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The Adam Project (2022)

The premise of this Ryan Reynolds vehicle sells itself. A time-travelling fighter pilot travels back in time and enlists the help of his younger self to save the world. Reynolds plays Adam, as does Alex Mallari Jr as his 12-year-old incarnation.

Mallari Jr is a delight as he channels Reynold’s well-known attitude and sense of humour.

The story moves quickly and eschews too much world-building in favour of repartee and action sequences. The supporting cast is impressive and consists of Jennifer Garner, Mark Ruffalo, Zoe Saldana and Catherine Keener.

As is common with some Netflix feature films, the special effects have a somewhat budget feel to them in some scenes, but the film requires suspension of disbelief to enjoy.

It is an original, self-contained sci-fi action family comedy. Against all the odds, that mix of genres works, thanks principally to the chemistry between the two lead actors.

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8 Days That Made Rome (2017)

An attempt to better oneself led to the History Channel for almost nine hours of the ancient world.

8 Days That Made Romeis a series of one-hour documentaries about single moments that changed the course of history and determined the fate of the world’s first superpower.

Historian Bettany Hughes hosts and provides detail, context and some dramatic flair to the stories of Boudica’s revenge,Spartacus’ rebellionand the downfall of Nero.

Each episode intercuts dramatic recreations with footage of current archaeological sites. There is some stunning footage and engaging stories in this series.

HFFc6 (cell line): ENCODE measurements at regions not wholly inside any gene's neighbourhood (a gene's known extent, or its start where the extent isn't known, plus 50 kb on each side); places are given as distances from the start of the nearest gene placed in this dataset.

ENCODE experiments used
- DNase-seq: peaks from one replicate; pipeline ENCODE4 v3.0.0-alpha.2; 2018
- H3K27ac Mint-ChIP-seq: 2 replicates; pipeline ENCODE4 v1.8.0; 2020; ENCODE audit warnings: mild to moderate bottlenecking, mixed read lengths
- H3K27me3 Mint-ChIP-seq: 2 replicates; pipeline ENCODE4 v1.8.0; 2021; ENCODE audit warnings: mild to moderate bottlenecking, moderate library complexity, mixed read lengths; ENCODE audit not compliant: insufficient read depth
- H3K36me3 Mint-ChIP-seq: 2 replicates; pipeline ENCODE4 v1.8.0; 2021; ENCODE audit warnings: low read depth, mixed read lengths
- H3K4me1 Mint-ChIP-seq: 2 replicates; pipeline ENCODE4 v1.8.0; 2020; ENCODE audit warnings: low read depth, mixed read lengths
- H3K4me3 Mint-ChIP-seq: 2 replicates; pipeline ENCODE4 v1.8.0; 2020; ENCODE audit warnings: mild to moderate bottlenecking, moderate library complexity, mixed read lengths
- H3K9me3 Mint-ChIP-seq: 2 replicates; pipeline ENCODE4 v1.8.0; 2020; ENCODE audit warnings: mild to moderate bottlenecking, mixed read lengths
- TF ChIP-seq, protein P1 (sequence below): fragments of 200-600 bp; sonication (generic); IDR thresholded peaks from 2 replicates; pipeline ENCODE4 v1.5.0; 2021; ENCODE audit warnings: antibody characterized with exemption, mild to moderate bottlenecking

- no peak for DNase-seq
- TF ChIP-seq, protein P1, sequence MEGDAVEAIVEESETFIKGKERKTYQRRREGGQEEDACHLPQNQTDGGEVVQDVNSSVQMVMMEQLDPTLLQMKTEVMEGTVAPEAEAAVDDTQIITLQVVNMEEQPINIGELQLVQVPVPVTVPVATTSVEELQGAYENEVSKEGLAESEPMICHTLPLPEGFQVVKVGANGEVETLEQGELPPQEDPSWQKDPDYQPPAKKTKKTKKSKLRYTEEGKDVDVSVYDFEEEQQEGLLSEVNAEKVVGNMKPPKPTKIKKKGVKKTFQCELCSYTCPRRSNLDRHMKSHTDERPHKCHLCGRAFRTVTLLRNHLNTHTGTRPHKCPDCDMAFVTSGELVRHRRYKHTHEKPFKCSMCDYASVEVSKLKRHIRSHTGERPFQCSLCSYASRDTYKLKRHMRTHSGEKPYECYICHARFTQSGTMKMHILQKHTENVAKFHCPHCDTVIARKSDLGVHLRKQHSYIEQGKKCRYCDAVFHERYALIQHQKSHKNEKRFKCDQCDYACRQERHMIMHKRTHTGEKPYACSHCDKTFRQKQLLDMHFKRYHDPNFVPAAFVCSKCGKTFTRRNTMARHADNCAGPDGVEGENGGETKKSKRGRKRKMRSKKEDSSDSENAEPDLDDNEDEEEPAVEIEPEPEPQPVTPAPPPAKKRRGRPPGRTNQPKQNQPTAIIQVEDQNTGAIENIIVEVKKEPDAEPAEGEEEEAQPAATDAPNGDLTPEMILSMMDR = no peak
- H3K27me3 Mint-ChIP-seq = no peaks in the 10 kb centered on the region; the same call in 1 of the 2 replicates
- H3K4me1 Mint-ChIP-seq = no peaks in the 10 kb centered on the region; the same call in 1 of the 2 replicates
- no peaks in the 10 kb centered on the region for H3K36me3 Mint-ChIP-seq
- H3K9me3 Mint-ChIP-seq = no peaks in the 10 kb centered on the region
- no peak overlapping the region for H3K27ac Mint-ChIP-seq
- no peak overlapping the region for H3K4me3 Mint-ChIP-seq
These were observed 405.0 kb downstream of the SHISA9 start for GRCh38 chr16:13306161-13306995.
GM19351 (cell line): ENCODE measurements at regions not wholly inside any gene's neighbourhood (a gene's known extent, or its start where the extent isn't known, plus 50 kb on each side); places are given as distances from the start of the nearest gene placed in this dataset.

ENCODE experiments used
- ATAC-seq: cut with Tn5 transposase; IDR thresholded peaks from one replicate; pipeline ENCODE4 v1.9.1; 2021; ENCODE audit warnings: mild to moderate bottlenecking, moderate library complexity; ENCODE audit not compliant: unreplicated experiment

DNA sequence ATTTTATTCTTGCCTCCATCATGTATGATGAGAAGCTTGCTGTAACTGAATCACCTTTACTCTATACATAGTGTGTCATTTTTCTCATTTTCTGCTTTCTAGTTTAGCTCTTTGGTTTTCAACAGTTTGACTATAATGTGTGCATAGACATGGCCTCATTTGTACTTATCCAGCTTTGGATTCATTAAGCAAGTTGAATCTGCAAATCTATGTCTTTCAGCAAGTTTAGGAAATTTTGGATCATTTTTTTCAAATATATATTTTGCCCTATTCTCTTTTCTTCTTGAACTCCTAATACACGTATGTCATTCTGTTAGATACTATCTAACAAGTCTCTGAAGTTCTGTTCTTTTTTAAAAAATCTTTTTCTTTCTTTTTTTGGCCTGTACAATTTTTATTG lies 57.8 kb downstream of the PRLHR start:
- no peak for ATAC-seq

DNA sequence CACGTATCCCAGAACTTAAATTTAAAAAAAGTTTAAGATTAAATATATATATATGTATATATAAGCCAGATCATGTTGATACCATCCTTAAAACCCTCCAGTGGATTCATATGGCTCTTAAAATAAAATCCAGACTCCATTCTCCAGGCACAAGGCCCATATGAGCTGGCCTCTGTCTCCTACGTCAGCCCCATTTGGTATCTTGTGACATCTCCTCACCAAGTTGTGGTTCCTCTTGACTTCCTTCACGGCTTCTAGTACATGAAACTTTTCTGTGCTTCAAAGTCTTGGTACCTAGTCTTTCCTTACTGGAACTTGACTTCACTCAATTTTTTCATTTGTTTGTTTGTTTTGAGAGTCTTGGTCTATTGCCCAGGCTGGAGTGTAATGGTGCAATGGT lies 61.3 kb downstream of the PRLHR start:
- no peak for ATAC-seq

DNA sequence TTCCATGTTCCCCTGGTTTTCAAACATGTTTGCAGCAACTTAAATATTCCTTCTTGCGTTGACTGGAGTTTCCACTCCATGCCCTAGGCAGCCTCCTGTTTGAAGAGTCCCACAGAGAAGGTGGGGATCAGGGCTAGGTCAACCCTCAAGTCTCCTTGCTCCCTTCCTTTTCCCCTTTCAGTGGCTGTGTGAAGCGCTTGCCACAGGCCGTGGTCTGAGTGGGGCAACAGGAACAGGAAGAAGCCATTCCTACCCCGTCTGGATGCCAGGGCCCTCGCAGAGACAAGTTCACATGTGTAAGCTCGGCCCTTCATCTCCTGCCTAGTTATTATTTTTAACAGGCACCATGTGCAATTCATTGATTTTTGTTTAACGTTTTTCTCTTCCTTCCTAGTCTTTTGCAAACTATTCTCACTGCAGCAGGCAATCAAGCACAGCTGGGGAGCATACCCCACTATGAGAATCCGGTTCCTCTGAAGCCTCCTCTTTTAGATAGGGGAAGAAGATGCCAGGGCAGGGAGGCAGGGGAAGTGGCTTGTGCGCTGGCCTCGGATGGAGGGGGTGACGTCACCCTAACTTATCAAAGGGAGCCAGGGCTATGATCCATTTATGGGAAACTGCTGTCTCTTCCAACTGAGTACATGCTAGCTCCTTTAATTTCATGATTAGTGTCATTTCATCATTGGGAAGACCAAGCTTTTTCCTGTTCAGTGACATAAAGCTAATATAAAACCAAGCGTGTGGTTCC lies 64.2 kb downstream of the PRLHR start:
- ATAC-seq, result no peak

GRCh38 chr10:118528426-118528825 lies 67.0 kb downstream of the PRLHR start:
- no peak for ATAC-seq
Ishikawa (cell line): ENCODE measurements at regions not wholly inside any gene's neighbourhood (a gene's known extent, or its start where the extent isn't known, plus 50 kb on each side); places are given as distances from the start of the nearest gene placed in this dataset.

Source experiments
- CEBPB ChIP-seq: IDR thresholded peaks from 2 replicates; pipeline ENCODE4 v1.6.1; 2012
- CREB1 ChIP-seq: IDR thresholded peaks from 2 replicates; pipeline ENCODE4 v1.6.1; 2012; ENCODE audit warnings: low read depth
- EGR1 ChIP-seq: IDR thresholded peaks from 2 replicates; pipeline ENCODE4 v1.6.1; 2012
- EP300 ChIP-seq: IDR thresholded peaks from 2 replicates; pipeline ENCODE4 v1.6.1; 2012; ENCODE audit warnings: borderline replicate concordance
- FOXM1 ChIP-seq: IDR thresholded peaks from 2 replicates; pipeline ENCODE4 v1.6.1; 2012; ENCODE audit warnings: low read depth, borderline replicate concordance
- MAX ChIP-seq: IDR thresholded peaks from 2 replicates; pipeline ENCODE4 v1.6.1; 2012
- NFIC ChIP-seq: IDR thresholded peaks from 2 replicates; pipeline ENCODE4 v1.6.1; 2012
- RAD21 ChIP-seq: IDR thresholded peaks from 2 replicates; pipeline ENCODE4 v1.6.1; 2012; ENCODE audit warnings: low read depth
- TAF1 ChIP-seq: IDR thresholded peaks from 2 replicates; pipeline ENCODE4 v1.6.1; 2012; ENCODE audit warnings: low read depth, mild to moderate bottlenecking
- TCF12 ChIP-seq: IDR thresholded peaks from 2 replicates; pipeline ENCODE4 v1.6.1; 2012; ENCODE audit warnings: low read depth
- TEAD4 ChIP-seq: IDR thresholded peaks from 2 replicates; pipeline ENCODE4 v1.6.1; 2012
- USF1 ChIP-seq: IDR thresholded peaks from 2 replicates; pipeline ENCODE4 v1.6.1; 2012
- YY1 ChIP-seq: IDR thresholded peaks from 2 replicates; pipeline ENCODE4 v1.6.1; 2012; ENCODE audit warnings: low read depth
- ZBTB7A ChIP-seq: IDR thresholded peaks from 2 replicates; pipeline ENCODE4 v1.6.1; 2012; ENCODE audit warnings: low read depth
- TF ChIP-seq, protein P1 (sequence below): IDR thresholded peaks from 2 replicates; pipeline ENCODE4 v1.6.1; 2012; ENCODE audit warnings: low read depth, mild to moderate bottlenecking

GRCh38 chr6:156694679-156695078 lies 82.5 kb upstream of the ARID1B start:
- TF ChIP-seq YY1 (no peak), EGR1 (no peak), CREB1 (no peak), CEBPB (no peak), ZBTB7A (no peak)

Hughes's documentary is more concerned with the human lives behind historical events than the basic encyclopedic facts. We see Rome through the eyes of slaves, emperors, and senators. From the perspective of the conquerors and the conquered.

The Dropout (2022)

The story of Elizabeth Holmes and Theranos is a showcase of the considerable talents of Amanda Seyfried. Portraying the famed corporate criminal is a tightrope walk by the formerMean Girl, any misstep by the star and the entire series could be a disaster.

Seyfried does not play Holmes as a sympathetic character, just one with ambition that overwhelms herself and everybody around her.

She is particularly good at displaying momentary panic when Holmes thinks she has been discovered. Seyfried employs a blank stare that makes it look as though she is software loading the correct answer.

Her depiction of Holmes goes some way to explaining how a college dropout with no experience nor a working product managed to convince Forbes that she was worth $4 billion in 2015.

The Dropoutis an engaging series, highly bingeable and well-told over eight episodes. Although the ending is public knowledge, Seyfried delivers a final chilling moment that few could see coming.

Only Murders In The Building (2021)

From a true-crime series to a series that parodies true crime.Only Murders In The Buildingstars Steve Martin, Martin Short and Selena Gomez. They portray three neighbours in a New York high rise who investigate the death of another tenant.

The trio bond over a mutual love of a true-crime podcast (hosted by Tina Fey). Quickly, they start their own to increase interest in their misadventures.

Gomez might seem like surprising casting to play opposite the two comedy giants of the 80s but it works perfectly. Her character's begrudging respect for her co-investigators combines with a dry sarcasm that delivers many of the series' best moments.

Martin and Short have worked together for decades. It is always a pleasure to see them on screen again. The cast of suspects and helpers is fleshed out by Nathan Lane, Jaboukie Young-White, Amy Ryan and Sting (as himself, the prime suspect.)

Only Murders In The Buildingis funny, charming and genuinely intriguing. A second season is scheduled for June this year and will be eagerly anticipated by fans of the first.